25 May 2009

More love, more real: a history of feelings

"One day my father laughed and corrected me. Everything snapped into focus. It's one of those unforgettable moments that happen as a child, when you discover that all along the world as been betraying you."

"Just as there was a first instant when someone rubbed two sticks together to make a spark, there was a first time joy was felt, and a first time for sadness. For a while, new feelings were being invented all the time. Desire was born early, as was regret. When stubbornes was felt for the first time, it started a chain reaction, creating the feeling of resentment on the one hand, and alienation on the other. It might have been a cirtain counterclockwise movement of the hips that marked the birth of ecstasy; a bolt of lightning that caused the first feeling of awe. Contrary to logic, the feeling of surprise wasn't born immediately. It only came after people had enough time to get used to things as they were. And when enough time HAD passed, and someone felt the first feeling of surprise, someone, somewhere else, felt the first pang of nostalgia.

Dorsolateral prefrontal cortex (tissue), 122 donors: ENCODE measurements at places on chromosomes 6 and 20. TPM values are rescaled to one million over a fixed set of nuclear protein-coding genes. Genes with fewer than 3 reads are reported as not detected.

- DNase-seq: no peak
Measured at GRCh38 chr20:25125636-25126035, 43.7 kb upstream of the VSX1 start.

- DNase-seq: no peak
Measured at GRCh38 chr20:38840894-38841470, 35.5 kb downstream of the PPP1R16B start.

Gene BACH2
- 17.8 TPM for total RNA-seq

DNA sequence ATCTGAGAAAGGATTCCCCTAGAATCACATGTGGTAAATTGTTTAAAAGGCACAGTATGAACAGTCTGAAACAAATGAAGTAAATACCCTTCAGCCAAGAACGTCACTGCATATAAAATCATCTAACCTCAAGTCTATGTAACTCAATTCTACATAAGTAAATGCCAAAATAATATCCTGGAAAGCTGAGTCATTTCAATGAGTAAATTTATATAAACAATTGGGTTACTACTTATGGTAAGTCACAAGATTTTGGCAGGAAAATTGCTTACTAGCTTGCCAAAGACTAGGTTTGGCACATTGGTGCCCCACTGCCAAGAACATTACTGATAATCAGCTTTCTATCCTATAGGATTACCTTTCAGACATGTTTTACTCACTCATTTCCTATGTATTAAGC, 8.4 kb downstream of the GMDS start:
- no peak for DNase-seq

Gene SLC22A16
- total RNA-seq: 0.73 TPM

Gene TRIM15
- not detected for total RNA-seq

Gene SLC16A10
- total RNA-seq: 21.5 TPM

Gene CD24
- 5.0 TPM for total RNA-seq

It's also true that sometimes people felt things, and, because there was no word for them, they were unmentioned. The oldest emotion in the world may be that of being moved; but to describe it-just to name it - must have been like trying to catch something invisible.

(Then again, the oldest feeling in the world might simply have been confusion).

Having begun to feel, people's desire to feel grew. They wanted to feel more, feel deeper, despite how much it sometimes hurt. People become addicted to feeling. They struggled to uncover new emotions. It's possible that this is how art was born.
New kinds of joy were forged, along with new kinds of sadness. The eternal dissapointment of life as it is; the relief of unexpected reprieve, the fear of dying.

Even now, all possible feelings do not exist. There are still those that lie beyond our capacity and our imagination."

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